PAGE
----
ACC When Cleaners Health and Safety goes Awry
Accidents happen, and in industrial cleaning services, there is always a possibility that things can go wrong. But when they do, it’s critical to deal with workplace injuries and diseases efficiently. Paying attention to legislation and processes is the cornerstone of dealing with industrial accidents and diseases.
New Zealand Health And Safety At Work Act 2001
The Health and Safety at Work Act 2015 (HSWA) sets out what policies and procedures must be in place in the workplace in New Zealand. Cleaning Services (and all other businesses) are obliged to have worker engagement practices, to manage the risks in workplaces, and cleaning workers are obliged to adhere to these procedures. The Act covers most aspects but additional measures can also be implemented.
YouTube has an informative Health & Safety at Work Act Presentation by Gordon MacDonald that is worth a watch. It’s important to note that all businesses must ensure, the health and safety of their workers, and any other workers who are influenced or directed by the business. But it is limited by the term “so far as reasonably practicable.” Looking closer at these two issues:
- The question arises whether the cleaning service or their client is required to put policies in place, or whether it is the clients’ responsibility. Employment New Zealand says that the regulations apply to employees and contractors. The onus is on both parties to ensure the cleaners’ safety.
- What is reasonably practicable? The concept elicits much debate as ‘reasonably’ means doing what other cleaning services and employers would reasonably do in the same situation. ‘Practicable’ means possible or capable of being done. It’s not entirely the same thing.
To guide businesses to stay within the law the Ministry of Business, Innovation, and Employment (MBIE) have a Health and well-being policy builder that helps develop processes.
Managing Risks And Hazards
Whether it’s commercial cleaning services, industrial, or domestic, there’s an obligation on them all to do everything reasonably practicable to keep cleaners safe and healthy. Minimizing risks or hazards needs a closer look at operations, to see how these can be reduced. Frequent interventions include replacing noisy equipment that can impair hearing, and warning signs on slippery floors. Providing appropriate safety gear is the first barrier against potential disease or injury.
While cleaners also must look out for their own safety, and participate in safety protocols, industrial cleaners are exposed to higher risks and caution must be exercised. Training for industrial cleaners helps reduce risks, but finding industrial cleaners is challenging. It’s more difficult to find cleaners who already have some training.
The Accident Compensation Act (ACC)- Briefly
So what happens when an injury occurs despite all efforts to keep cleaners health and safety a priority?
The Accident Compensation Act is sometimes just called ACC. ACC is the “Accident Compensation Corporation”, the government organization that manages the accident compensation scheme and makes decisions about claims. In industrial cleaning circles, it means the whole scheme, and the claims procedures and compensation.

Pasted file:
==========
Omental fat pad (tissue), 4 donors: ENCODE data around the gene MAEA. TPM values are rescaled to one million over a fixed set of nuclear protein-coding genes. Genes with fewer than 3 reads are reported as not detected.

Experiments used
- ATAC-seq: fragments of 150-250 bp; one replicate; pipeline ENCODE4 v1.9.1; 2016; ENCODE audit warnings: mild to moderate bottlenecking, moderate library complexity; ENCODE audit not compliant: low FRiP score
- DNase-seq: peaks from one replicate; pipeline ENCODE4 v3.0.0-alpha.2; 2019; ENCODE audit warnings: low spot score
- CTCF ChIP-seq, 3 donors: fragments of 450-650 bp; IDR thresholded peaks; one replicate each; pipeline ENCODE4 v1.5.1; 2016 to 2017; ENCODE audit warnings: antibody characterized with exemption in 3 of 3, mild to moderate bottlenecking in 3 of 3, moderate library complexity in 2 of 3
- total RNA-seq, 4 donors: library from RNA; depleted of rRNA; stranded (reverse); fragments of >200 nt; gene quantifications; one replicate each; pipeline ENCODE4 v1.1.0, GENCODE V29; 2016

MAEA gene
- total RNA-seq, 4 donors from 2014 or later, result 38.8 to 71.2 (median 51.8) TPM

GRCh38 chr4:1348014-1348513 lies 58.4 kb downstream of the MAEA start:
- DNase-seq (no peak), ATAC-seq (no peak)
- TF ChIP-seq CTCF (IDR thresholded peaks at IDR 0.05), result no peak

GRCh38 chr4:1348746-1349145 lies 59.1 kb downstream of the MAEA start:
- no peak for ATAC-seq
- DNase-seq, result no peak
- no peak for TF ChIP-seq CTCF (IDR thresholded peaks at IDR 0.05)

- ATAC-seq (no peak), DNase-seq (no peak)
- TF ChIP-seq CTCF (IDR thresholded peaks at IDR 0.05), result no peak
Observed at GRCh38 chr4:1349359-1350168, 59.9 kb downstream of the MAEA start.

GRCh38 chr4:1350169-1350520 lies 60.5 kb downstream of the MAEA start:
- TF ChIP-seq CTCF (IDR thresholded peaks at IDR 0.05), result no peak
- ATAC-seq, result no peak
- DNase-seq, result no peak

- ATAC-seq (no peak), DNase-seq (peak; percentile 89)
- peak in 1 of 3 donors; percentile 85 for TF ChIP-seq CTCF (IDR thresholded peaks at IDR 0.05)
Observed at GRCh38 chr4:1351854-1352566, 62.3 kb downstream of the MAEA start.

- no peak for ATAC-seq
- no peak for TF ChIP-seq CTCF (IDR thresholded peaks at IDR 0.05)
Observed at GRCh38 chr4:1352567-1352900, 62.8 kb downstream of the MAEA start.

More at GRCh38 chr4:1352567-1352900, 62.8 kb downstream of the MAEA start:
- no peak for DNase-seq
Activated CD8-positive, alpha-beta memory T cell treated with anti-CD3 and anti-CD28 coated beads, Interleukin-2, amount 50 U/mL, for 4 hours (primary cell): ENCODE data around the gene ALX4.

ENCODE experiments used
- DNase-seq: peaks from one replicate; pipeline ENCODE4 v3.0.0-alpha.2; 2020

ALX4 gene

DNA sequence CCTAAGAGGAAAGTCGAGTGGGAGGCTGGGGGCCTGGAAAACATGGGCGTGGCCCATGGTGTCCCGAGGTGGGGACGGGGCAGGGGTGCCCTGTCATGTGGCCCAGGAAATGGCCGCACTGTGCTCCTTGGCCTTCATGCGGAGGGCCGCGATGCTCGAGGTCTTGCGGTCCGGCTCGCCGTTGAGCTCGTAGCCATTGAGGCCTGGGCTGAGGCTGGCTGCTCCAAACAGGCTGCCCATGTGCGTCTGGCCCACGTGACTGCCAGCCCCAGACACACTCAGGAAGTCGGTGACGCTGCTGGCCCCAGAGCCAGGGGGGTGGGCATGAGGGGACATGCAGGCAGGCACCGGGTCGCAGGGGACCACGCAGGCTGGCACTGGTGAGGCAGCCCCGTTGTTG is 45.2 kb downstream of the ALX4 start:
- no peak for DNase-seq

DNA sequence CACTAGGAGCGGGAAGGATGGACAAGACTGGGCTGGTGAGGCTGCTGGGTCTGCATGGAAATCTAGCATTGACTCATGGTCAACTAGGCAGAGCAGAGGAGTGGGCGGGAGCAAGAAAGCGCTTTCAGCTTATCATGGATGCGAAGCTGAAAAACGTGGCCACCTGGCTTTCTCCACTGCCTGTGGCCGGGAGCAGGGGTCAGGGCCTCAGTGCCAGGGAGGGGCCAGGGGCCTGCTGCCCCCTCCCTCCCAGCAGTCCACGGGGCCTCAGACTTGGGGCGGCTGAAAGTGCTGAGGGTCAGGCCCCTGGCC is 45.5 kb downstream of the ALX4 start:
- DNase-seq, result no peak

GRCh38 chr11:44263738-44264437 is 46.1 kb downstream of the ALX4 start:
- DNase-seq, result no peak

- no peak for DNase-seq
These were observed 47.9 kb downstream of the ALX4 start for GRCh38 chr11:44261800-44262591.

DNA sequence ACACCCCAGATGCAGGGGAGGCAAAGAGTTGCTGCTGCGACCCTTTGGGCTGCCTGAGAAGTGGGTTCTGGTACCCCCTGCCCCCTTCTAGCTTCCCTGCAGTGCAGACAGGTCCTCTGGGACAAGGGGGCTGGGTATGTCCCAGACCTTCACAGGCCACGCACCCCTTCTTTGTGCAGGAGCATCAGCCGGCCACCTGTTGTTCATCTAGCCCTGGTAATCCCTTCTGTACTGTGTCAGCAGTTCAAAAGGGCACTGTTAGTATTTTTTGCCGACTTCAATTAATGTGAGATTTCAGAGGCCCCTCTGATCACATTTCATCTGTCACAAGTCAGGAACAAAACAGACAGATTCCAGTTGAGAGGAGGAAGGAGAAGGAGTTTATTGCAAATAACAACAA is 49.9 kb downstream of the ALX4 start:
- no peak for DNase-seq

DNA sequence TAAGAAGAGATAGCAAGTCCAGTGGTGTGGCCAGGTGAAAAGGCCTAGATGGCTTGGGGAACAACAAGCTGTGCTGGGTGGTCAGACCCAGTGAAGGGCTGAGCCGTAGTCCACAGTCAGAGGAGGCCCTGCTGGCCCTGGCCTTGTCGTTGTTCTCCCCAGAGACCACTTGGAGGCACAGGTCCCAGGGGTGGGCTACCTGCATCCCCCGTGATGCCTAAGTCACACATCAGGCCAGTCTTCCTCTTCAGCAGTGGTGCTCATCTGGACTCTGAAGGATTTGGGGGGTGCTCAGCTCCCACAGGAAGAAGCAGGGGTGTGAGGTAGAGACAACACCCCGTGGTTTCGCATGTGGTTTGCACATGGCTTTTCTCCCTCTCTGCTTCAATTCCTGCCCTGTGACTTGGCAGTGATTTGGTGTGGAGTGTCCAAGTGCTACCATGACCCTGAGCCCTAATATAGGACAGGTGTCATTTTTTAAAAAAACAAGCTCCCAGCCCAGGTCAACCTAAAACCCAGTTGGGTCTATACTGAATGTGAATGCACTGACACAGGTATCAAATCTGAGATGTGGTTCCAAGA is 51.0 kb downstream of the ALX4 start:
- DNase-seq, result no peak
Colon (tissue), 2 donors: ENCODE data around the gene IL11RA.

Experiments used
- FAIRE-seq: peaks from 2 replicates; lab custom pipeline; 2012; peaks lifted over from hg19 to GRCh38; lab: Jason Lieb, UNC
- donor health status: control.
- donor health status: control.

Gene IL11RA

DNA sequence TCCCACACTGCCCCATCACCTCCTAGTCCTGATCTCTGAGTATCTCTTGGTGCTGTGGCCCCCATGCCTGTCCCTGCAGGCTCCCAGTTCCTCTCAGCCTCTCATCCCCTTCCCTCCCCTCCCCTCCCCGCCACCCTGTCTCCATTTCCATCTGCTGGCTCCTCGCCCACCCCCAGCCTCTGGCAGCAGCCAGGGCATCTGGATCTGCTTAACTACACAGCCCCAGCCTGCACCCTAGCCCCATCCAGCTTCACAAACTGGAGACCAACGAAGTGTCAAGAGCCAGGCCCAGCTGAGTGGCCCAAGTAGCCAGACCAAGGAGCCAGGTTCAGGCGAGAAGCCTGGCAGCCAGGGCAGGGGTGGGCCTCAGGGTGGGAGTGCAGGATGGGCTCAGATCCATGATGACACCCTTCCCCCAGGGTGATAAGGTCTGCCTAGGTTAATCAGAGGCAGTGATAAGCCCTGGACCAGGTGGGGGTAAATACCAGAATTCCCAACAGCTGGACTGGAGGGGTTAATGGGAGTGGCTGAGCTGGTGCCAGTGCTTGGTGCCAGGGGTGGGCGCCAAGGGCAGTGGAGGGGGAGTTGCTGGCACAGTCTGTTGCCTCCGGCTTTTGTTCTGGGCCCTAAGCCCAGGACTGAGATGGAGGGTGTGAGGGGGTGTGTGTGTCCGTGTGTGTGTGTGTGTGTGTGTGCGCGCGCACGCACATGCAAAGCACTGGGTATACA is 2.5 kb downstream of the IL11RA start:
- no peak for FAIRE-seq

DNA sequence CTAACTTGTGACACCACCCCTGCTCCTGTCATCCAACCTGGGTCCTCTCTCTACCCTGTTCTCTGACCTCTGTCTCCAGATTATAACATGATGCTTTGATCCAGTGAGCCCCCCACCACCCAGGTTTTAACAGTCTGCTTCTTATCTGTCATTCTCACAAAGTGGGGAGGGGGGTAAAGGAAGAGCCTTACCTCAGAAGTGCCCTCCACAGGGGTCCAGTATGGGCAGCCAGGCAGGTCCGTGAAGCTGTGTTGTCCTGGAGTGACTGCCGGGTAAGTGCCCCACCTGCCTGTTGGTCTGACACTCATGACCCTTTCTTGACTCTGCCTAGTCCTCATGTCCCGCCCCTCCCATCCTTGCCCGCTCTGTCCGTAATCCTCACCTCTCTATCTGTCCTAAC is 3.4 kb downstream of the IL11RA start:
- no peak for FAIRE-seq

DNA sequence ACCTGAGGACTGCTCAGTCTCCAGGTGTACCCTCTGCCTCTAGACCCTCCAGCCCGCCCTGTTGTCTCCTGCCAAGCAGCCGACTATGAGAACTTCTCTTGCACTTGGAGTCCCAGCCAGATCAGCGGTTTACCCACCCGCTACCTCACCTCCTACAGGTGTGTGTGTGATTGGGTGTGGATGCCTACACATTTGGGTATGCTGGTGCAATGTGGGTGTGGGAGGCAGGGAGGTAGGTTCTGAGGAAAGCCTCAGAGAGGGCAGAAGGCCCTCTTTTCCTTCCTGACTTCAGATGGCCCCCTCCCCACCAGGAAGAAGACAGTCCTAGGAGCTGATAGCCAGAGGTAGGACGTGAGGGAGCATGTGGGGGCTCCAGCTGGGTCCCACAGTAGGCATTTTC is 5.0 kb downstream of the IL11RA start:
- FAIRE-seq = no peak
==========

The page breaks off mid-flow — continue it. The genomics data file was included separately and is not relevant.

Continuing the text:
A workplace accident in NZ is a work-related personal injury. A notifiable injury or illness includes:
- Any injuries or illnesses that require immediate treatment (other than first aid). Included are amputations, serious head, eye, or burn injuries, de-gloving or scalping of the skin, spinal injury, loss of bodily function, or serious lacerations.
- An injury or illness that requires immediate hospitalization.
- An injury or illness that requires medical treatment within 48 hours of exposure.
- A serious infection (including occupational zoonoses) where carrying out normal duties is a significant contributing factor, including:
- working with micro-organisms
- providing treatment or care to a person
- contact with human blood or bodily substances
- handling or contact with animals, or any part or product
- handling or contact with fish or marine mammals.
- Any other injury or illness declared a notifiable injury.
A notifiable incident in a workplace is an unplanned or uncontrolled event that exposes a cleaner to serious health or safety but doesn’t include controlled activities taking place as part of the normal business of the cleaning services. Community law published a useful article. It gives insight into when you’re covered by ACC and when you’re not.
Accident compensation may be paid if cleaners cannot work because of a serious injury or work-related condition. Doctors can advise on filling out an ACC form and- if the claim is accepted, the cleaner is paid 80 percent of earnings until their return to work. Cleaning services companies pay for the first week only and then ACC pays the rest. Partial refunds on doctor’s visits are considered by the ACC.
As far as cleaners go, a useful interview question is to find out how the cleaner intends to take responsibility for health and safety. It’s also important to find out whether there are any pre-existing occupational diseases that the cleaner may suffer from.
The NZ Herald reports that around 50 people are killed at work in New Zealand annually, and an estimated 600-900 people die as a result of work-related diseases. Don’t end up being in the headlines, like the recent article, “One dead in workplace accident.”
Disclaimer: Please note that this article is not legal advice. For clarity, please speak to your solicitor.